There's no question that, in today's economy, you are better off with a college education than you are without one. The unemployment rate for grads is lower, and their wages are higher, as are their chances of advancing to a management job.
But does that necessarily mean the whole economy would be better off if more Americans had a diploma? That's a tougher issue, one which has been the subject of some lively debate since the Georgetown Center On Education the Workforce published a study last week examining how workers at different education levels have fared in the job market.
Count me among the skeptical. The jobs climate for bachelor's holders still isn't stellar, many are taking positions they're probably overqualified for, and there aren't any obvious signs that employers are struggling to find educated employees. Speaking broadly, it seems there are already more college grads in United States than can fit into our cramped economy.*
Again, college-educated Americans do have it better than most. As the Georgetown report illustrated, workers with a bachelor's degree or higher added more than 2 million jobs between December 2007 and February of this year. Meanwhile, the market for high school grads is still stuck in a trench, having barely budged since late 2009.
But not all college grads have it equally rosy. As the Washington Post's Dylan Matthews has pointed out, the Georgetown report misleadingly sandwiches together plain-old bachelor's holders with workers who have a master's, doctorate, or professional degree. And according to data Matthews cites from the Economic Policy Institute, between 2007 and 2011, 98.3 percent of the job gains in that combined group went to the advanced degree holders. These days, it seems we're really in a grad school economy.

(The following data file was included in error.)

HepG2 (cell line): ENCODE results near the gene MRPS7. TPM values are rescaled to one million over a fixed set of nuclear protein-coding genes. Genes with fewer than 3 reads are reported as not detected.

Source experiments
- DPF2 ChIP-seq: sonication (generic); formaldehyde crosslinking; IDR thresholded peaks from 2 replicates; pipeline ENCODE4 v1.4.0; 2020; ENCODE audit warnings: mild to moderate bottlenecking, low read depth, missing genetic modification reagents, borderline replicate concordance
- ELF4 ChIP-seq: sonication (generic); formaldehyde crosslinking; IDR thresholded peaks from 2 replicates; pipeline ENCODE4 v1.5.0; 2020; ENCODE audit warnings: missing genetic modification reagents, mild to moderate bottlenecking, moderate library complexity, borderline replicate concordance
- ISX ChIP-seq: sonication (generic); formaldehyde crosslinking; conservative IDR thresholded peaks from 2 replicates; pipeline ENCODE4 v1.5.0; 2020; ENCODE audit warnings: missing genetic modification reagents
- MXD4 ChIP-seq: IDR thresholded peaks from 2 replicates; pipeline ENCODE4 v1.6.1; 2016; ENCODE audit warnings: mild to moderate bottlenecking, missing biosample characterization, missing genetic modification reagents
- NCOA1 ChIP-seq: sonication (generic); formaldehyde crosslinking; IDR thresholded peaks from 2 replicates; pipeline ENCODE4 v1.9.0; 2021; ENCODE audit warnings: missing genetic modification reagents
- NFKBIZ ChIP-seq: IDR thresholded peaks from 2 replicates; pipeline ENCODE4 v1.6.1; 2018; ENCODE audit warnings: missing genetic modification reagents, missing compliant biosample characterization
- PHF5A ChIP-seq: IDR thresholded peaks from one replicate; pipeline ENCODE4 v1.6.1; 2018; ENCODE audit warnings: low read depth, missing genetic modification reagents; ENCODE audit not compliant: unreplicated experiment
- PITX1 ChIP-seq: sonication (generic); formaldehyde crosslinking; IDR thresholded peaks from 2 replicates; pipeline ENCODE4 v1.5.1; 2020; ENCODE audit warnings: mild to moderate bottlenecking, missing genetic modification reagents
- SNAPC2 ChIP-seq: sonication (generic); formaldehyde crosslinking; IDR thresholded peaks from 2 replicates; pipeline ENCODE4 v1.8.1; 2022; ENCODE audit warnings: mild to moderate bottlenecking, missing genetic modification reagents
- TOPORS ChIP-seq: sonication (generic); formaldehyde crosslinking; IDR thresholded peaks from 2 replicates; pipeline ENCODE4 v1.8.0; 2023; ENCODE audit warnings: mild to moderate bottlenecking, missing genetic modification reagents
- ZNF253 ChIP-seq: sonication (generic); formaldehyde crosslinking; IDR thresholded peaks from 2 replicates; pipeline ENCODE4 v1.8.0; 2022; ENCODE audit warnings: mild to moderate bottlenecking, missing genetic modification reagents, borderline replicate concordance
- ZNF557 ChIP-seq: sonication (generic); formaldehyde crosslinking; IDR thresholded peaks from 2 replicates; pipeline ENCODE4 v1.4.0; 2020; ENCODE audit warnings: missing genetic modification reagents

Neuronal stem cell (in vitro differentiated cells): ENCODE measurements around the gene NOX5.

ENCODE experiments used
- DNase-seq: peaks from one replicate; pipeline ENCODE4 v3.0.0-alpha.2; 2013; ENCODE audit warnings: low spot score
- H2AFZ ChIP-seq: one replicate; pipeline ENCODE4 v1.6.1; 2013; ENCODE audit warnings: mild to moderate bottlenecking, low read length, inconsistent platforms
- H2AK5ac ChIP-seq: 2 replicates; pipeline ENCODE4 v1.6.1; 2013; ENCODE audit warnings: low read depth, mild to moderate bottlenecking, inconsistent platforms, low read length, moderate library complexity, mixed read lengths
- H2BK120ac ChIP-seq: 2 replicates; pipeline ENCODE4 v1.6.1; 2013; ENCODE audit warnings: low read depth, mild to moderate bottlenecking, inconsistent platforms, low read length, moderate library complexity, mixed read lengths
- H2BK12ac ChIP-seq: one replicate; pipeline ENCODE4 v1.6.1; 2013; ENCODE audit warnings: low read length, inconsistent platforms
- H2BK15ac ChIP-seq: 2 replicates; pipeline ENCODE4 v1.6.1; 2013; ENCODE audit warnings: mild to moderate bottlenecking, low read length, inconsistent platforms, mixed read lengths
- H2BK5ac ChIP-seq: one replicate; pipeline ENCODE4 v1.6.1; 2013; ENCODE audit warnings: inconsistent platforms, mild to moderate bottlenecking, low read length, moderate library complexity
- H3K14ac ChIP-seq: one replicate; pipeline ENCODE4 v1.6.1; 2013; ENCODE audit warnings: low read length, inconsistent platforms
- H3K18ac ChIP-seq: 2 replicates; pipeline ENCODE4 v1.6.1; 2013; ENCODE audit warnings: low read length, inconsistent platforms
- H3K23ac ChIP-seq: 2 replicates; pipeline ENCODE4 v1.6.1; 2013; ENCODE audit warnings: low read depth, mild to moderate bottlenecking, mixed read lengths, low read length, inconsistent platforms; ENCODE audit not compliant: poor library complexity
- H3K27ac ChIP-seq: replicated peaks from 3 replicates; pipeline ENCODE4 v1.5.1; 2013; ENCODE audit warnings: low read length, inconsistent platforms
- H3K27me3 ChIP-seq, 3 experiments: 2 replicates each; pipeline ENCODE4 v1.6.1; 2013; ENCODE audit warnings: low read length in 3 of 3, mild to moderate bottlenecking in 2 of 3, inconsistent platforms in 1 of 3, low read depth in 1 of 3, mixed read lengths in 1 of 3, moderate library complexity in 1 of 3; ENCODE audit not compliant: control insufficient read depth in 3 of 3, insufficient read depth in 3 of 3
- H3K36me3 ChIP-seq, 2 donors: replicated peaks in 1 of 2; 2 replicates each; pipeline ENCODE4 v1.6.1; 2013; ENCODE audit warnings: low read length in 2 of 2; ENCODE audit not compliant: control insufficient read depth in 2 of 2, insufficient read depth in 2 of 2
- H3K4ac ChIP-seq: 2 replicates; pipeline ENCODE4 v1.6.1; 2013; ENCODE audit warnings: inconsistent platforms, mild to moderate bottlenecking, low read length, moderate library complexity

That reality plays out pretty clearly in the unemployment figures, as shown in this chart posted by EPI's Lawrence Mishel. Bachelor's holders, like everyone else, have suffered from much worse joblessness than normal during the recovery. Today, they're still facing 4.1 percent unemployment, well above pre-recession levels. If there was a great shortage of college talent in the labor market, it's reasonable to assume their situation would have improved faster.
But it's not just an issue of whether college grads are finding work; it's the kind of work some of them are getting that's problematic. As shown in this next graph from the Georgetown report, since the recession began, employers have hired more than 700,000 bachelor's holders into what are usually considered middle-education occupations -- jobs where only half to three-quarters of employees have at least some college. Think dental hygienists, cops, and travel agents. Another 185,000 are in low-education positions. Think McDonald's or your neighborhood coffee shop.
To be fair, those numbers aren't quite as ominous as they sound. Many of these jobs are simply more sophisticated than they used to be and therefore require increasingly educated employees. Manufacturing workers need to operate more advanced, computer-operated machinery. Sales agents have to understand technology they're pitching to prospective buyers. Hospitals want more nurses with bachelor's. In a report last year, the Georgetown Center referred to that evolution as "upskilling."
Usually, when a college graduate goes to work in traditionally low-skill field, they end up earning a good deal than their coworkers without diplomas. Take police officers. Per the Georgetown study:
[A] police officer is considered a middleskill job, but officers with a Bachelor's degree earn 30 percent more than those with just a high school diploma. Much of this gap is related to more employees with Bachelor's degrees working in higher-paying jobs on the police force, such as detectives or supervisors. Another example is a self-employed plumber or other craftsperson who earns more than many college graduates.
In 2009, bachelor's holders in mid-skill occupations make a 43 percent wage premium.